|Topping out qualifier number one.|
The first qualifier ended up being set way too easily, with only two of the 11 competitors failing to reach the top of the approximately mid 5.10 route. The second qualifier probably an entry level 5.12 on the gently overhanging 5 degree wall was set perfect. My american compadre craig just missed topping out the route, and I finished fourth out of the field (making a mistake in execution), with a generous lead over the 5th place competitor.
|Sabar from Indonesia climbing without a prosthesis on the first qualifier.|
Top four were granted entry into the finals, and having topped the first route and gotten fourth on the second, I felt confident that I had done enough to put myself into the medal round. Just as everything else had been a mess leading up to this point, I should have known better, but decided to leave the stadium since the whole scenario seemed very cut and dry.
Upon looking at the scores later that night, I was was completely dumbfounded to find that myself and the German competitor that had finished in front of me, Thomas Meier, had been pushed out of finals in 5th and 6th place.
Essentially what had happened, is that even though everybody had topped out the first route, the way that positions were determined based on disability (even though we were all clearly able enough to crush that route without differentiation) had produced a seven way tie for third, and since the 1st and 2nd place competitors had gained such an advantage on the 1st climb, even though they performed below the rest of us on the second and harder route it did not matter. I did not have a fighting chance the second I got on the route.
|Talking through some of the details with an IFSC official|
|The crowd for finals.|
If a scene could speak for itself the final results certainly did. The top finishers, above the knee amputees who climb without a leg from Spain and Japan, edged out my teammate Craig Demartino (a below the knee amputee who uses his leg), for the first and second place positions fair and square on the pumpy 5.12. The other competitor that by a fluke of scoring made it into finals fell five holds into the route. After days and days of arguing, none of it mattered in the end. The climbers that did not wear a prosthesis beat the equally capable climber that was wearing a prosthesis, vindicating what I had been saying all along. We all have had to learn how to adapt our climbing style, and climbing with a prosthesis makes it different, but not easier than other styles.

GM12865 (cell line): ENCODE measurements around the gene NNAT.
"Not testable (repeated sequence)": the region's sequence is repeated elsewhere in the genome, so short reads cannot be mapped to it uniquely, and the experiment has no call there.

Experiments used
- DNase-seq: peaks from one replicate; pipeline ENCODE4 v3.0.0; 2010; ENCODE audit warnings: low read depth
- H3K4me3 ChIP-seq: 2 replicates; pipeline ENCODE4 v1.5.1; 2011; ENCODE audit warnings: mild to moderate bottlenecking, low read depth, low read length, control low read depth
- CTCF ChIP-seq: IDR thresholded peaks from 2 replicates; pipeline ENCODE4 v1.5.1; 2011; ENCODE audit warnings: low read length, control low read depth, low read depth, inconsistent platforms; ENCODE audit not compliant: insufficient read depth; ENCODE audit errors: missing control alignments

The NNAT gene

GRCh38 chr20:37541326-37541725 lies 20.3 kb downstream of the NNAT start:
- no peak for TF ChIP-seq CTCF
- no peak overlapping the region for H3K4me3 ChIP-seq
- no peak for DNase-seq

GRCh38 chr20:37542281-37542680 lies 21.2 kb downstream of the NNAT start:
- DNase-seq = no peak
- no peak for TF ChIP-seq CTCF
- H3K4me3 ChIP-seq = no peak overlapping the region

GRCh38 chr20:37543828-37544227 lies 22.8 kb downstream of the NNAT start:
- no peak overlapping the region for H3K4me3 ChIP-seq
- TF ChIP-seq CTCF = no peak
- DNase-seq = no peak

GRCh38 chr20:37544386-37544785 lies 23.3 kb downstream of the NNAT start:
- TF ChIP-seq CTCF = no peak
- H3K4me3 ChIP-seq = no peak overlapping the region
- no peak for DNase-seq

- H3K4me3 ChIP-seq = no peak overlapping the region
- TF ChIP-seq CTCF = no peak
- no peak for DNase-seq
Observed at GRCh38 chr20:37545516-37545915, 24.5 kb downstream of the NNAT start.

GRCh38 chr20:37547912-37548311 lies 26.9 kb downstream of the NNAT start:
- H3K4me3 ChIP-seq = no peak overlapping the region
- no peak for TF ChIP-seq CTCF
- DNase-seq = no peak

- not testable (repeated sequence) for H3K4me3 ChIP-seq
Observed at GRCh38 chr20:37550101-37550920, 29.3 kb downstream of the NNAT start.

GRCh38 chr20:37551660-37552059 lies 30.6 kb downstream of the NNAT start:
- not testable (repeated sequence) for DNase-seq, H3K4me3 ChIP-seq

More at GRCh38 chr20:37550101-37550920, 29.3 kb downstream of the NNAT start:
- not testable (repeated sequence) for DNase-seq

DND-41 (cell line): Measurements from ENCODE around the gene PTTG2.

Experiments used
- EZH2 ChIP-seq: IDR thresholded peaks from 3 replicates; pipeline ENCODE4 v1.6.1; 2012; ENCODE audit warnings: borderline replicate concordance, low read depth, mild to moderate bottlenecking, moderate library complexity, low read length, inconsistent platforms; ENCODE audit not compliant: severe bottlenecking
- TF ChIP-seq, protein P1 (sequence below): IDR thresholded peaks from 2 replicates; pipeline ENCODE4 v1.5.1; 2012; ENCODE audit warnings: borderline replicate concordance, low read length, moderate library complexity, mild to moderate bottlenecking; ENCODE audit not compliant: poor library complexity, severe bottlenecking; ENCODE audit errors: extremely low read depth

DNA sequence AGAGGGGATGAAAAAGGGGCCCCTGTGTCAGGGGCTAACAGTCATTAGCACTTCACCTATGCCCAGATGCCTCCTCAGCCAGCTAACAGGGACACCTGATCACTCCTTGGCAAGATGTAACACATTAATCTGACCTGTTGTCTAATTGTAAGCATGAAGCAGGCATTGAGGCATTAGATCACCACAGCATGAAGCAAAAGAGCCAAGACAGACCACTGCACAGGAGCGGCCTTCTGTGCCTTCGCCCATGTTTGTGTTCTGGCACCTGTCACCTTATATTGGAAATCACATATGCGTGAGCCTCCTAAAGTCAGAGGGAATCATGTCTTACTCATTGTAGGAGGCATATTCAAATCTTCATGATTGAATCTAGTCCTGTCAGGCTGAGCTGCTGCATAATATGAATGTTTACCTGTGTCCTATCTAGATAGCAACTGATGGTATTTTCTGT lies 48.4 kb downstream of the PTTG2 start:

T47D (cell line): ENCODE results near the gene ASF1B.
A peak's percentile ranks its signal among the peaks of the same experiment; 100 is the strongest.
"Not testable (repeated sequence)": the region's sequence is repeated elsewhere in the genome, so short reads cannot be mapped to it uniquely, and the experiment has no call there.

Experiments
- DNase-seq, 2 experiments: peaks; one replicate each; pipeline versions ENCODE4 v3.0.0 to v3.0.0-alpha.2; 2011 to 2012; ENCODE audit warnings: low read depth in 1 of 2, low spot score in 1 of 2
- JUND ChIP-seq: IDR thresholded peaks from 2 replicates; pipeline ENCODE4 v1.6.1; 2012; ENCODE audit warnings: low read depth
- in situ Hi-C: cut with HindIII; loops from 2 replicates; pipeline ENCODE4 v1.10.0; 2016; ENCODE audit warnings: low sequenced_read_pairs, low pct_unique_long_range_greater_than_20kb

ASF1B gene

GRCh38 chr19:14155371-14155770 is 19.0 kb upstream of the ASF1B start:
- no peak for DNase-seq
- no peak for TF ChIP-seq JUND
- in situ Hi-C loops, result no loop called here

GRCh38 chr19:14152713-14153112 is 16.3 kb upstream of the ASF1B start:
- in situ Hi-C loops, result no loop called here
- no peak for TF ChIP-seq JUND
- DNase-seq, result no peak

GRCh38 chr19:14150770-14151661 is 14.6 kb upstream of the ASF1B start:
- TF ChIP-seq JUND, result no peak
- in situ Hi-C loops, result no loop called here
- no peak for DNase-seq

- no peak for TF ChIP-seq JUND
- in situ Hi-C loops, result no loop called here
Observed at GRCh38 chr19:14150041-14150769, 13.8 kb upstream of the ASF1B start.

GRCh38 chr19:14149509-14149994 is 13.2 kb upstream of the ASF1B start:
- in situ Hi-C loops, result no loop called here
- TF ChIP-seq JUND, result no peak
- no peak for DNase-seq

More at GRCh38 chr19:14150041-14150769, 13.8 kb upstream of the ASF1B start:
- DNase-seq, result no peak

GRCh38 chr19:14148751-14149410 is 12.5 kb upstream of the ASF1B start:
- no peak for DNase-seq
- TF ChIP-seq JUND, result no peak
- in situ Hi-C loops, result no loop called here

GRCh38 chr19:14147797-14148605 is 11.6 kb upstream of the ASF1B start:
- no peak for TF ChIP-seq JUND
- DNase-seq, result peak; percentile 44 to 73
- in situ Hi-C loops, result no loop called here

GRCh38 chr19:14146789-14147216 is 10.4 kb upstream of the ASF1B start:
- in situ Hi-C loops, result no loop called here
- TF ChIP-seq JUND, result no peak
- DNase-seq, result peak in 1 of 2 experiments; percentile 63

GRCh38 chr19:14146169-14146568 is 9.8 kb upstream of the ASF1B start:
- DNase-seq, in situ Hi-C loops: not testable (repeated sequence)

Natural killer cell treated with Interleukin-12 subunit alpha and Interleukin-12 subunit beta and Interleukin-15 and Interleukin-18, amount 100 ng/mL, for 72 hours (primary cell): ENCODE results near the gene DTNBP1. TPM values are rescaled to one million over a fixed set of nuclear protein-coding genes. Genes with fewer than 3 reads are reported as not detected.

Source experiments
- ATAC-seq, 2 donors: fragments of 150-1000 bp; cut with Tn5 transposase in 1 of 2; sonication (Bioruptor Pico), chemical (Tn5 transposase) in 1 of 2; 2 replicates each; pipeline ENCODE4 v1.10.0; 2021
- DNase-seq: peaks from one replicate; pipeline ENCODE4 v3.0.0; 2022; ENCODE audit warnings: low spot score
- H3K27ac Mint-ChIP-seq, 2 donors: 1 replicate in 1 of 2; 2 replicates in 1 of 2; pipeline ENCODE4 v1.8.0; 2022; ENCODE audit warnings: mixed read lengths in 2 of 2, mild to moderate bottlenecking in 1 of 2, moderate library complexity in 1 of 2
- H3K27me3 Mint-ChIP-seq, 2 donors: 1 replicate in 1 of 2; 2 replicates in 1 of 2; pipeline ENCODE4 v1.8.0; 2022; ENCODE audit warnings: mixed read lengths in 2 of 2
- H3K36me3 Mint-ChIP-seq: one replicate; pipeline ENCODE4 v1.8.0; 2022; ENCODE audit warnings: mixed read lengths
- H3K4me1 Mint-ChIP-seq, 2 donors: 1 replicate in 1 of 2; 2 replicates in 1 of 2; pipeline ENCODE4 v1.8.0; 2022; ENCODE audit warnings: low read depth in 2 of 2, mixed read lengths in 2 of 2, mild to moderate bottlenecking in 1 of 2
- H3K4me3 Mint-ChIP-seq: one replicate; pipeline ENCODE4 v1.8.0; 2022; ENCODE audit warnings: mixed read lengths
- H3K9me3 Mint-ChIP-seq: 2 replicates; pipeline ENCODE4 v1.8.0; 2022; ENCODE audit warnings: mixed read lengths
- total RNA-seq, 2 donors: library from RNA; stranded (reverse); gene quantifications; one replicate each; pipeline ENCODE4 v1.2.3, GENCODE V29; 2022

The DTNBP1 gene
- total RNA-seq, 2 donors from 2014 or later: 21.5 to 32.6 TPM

|The podium for the amputee leg division|
I will say that it has been hard to wash out the bitter taste left in my mouth from the competition. I had high expectations, and was confident that even in a worst case scenario I would make podium. It would have been much easier to accept my own mistake on a route, and missing out on finals because of that, instead of being denied a deserved position because of scoring.
Either way I am glad to have had the opportunity to get the chance to travel to Paris and meet so many amazing people. The adaptive climbing community is still small, and we are all at the forefront of the sport. There is a lot of work to be done, with this only being the second year of the competition, and I am confident that it will continue to grow and get better in the future. I can only hope that mistakes like these will be ironed out.
|Myself with new found friends, athletes from Venezuela and Spain.|
|Checking out some of the sights.|
|Climbing in Font the day after the competition|
I have been fortunate to help host adaptive climbing clinics across the country, for the past four years, introducing over 500 people with disabilities to their first climbing experience. I think what we need most at this point is a national championship that helps set the stage for climbers across the country to aspire to. I hope to be able to work with USA climbing to bring an adaptive division to nationals.
|Our group at the inaugural adaptive climbing clinic in Joshua Tree that I run every year.|
Climbing brings out some of the best "try hard" moments that the human spirit has to offer. Over the past six years as a member of the adaptive climbing community I have never ceased to be amazed by some of the challenges that individuals are able to overcome to bring out the best in themselves. I have seen blind climbers lead onsight hard 5.10, I have seen paraplegic climbers campus up routes that others have trouble even doing with their feet, and just when I think I have seen it all somebody else comes along and completely smashes my conceptions of what is possible.